Spring is coming early in 3/4 of national parks, according to a new study. Awesome? Not so much. As flowers bloom earlier every year, it’s disrupting the link between the wildflowers and the arrival of birds, bees, and butterflies that feed on and pollinate the flowers. In Shenandoah, an earlier spring is giving invasive plants a head start, and they’re displacing native wildflowers, leading to costly management issues.
Before the 1960s almost everything about living openly as a lesbian, gay, bisexual, or transgender (LGBT) person was illegal. New York City laws against homosexual activities were particularly harsh. The Stonewall Uprising on June 28, 1969 is a milestone in the quest for LGBT civil rights and provided momentum for a movement.
Vine Creek Ranch at Death Valley National Park. Steady drought and record summer heat make Death Valley a land of extremes. Towering peaks are frosted with winter snow. Rare rainstorms bring vast fields of wildflowers. Lush oases harbor tiny fish and refuge for wildlife and humans. Despite its morbid name, a great diversity of life survives in Death Valley.
Located 2,600 miles southwest of Hawaii, the National Park of American Samoa is the most remote unit of the National Park System and the U.S. National Park south of the Equator. The Park spreads across three islands, 9,500 acres of tropical rainforest, and 4,000 acres of ocean, including coral reefs. While remote, the islands of American Samoa, true to the meaning of the word Samoa (Islands of Sacred Earth), are welcoming and offer beautiful landscapes and centuries of culture and history.
AMERICA'S GREAT OUTDOORS: Secretary Jewell Underscores Importance of Youth Engagement at National Park Week Event
Office of the Secretary
Jewell, Jarvis take part in environmental education program with middle school students, convene stakeholder meeting to explore public-private partnerships at Prince William Forest Park
TRIANGLE, Va. – Secretary of the Interior Sally Jewell joined National Park Service Director Jonathan B. Jarvis and students from Stonewall Middle School at Prince William Forest Park to celebrate National Park Week and highlight the importance of outdoor recreation and education, especially to young people.
Jewell also held a stakeholder meeting to explore ways to leverage public-private partnerships at national parks to better connect youth and families to nature and outdoor recreation – one of the major goals of President Obama's America's Great Outdoors initiative – and to promote economic growth and support jobs in local communities.
“When we spark a fire of passion for the outdoors in our children, we give them a lifelong gift of being able to enjoy nature and live healthier lives,” Jewell said. “We also lay the foundation for the next generation of conservationists, scientists, business leaders, teachers and beyond that will understand the key role that national parks and public lands play in local communities, drawing visitors and boosting the economy.”
Jewell and Jarvis joined students from Stonewall Middle School in Prince William County, Va., in a residential field science program offered in partnership between Prince William Forest Park and NatureBridge. In the program, students live and learn in the park, extending classroom learning with hands-on water-testing experiments of their own design and learning about the Great Depression-era history of the park.
“It is hard to overstate the vital role our partners play in our national parks, allowing us to offer the public programs and services we otherwise could not offer,” Jarvis said. “Here at Prince William Forest Park, NatureBridge reaches out to children, especially in urban areas, and gives them a chance to hike through the woods, sit by a stream, learn about ecosystems and marvel at the miracles of the world around us.”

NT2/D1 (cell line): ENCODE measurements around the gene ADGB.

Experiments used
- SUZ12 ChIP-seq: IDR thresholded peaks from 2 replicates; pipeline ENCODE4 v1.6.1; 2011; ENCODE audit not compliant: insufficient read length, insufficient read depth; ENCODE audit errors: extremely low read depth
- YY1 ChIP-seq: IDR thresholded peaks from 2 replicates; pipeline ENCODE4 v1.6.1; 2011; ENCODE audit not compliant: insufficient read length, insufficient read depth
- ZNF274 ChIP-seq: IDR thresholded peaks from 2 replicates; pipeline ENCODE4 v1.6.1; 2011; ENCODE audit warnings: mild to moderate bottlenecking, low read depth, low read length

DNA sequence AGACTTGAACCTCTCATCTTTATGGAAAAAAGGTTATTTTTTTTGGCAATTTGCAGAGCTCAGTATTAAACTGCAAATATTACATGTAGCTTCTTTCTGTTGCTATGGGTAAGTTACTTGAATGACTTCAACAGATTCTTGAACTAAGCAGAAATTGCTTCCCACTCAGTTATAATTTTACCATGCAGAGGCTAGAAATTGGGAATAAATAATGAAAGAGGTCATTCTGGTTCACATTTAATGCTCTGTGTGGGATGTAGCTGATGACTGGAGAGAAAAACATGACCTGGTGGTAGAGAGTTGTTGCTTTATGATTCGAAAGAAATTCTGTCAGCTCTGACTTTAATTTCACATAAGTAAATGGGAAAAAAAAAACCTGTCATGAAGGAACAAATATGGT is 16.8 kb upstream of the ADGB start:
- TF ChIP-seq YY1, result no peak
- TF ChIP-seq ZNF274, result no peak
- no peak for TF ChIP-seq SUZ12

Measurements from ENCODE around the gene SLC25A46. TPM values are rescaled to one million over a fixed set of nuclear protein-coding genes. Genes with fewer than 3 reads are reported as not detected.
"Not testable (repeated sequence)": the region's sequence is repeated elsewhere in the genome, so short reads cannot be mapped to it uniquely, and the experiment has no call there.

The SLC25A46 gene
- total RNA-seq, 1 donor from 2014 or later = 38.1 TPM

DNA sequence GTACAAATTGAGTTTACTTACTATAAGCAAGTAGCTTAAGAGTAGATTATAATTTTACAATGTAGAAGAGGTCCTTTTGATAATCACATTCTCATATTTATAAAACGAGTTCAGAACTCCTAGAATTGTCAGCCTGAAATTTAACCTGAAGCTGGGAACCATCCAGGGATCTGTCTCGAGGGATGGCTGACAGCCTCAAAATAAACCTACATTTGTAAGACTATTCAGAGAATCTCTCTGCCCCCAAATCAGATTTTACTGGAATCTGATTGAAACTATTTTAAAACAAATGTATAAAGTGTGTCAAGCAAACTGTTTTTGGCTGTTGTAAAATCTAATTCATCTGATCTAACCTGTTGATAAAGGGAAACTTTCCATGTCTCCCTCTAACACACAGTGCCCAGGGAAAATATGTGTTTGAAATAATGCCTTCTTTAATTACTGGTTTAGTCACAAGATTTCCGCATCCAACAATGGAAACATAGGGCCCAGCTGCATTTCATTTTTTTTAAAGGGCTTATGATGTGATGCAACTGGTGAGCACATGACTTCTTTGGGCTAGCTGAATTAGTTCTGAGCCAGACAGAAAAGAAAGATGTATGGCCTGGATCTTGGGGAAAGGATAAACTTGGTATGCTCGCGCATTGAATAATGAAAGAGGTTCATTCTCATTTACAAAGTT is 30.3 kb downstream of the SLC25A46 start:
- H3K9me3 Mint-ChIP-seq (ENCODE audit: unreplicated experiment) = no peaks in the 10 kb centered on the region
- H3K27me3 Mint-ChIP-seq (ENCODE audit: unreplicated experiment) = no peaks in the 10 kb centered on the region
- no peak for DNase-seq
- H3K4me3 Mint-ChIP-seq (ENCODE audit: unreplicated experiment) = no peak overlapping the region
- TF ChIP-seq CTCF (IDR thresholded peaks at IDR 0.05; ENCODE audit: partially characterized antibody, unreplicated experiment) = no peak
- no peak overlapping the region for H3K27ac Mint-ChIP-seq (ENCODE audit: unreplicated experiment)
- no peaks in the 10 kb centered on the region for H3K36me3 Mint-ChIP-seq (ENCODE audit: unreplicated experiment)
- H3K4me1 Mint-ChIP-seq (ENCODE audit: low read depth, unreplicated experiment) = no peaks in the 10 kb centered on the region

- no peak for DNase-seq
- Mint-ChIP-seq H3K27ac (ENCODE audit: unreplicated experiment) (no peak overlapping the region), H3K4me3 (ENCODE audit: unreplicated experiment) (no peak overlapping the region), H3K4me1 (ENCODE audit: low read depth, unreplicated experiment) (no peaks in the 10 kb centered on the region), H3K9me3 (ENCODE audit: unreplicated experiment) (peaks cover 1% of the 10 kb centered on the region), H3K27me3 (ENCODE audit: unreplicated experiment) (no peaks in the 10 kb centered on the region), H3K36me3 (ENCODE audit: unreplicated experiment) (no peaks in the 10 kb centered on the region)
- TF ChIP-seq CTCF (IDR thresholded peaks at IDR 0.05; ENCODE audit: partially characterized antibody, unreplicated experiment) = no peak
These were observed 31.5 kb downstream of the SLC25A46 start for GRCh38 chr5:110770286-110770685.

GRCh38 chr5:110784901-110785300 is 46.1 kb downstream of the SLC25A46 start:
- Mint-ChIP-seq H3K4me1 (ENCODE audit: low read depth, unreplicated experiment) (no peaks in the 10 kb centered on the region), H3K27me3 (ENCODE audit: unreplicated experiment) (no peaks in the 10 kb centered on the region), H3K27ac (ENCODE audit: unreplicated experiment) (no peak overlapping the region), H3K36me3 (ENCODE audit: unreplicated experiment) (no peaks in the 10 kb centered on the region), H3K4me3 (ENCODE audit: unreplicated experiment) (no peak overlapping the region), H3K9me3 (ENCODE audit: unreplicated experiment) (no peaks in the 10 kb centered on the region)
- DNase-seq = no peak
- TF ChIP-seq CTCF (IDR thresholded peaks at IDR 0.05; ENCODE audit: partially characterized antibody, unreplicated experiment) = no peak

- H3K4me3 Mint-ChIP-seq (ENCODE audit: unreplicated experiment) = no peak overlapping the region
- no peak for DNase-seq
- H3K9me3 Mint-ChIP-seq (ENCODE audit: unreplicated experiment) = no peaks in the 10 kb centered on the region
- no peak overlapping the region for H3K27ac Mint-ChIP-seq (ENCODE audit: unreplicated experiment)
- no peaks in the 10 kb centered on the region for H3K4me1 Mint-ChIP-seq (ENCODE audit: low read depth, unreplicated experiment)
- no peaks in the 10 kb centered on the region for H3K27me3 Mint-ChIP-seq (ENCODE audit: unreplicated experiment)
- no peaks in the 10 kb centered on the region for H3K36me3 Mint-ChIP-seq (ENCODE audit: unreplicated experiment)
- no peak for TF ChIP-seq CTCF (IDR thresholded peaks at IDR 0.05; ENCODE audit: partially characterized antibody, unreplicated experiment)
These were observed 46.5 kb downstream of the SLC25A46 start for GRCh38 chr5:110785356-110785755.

“We are grateful that Secretary Jewell and Director Jarvis are committed to increasing hands-on learning opportunities for students in national parks,” said Susan Smartt, CEO of NatureBridge. “One of our students this week said it best, ‘This experience has been like nothing I've done before. I never realized how much I can learn outside the classroom.'”
Prince William Forest Park is the largest green space in the Washington, D.C. metropolitan area, established in 1936 to provide a camp where low-income, inner-city children and families could get away and experience the great outdoors.
More than 2,000 workers with the Civilian Conservation Corps built the park – originally named the Chopawamsic Recreational Demonstration Area – and it became a model for the entire nation, one of 46 such land-use projects.
In 2009, the Department of the Interior established the Office of Youth in the Great Outdoors to provide leadership, coordination, direction, and oversight regarding the promotion, use, and expansion of programs to engage, educate, and employ youth. Since then the department has built one of the largest and most visible youth programs at the national level, employing more than 84,000 youth ages 15 to 25 through direct hires and partnerships.
Through the Let's Move! Outside and Let's Move! in Indian Country programs, which are both offshoots of the First Lady's Let's Move! Initiative, the department has provided information and opportunities for families to get active in nature – from urban parks and open spaces, to national parks, seashores, forests, and other public lands.
The department also has partnered with nonprofit organizations to promote active lifestyles through nationwide events, including National Kids to Parks Day, National Trails Day, National Get Outdoors Day, and National Public Lands Day. In 2012, these events engaged more than 300,000 youth and families in active recreation and service projects on public lands and waters.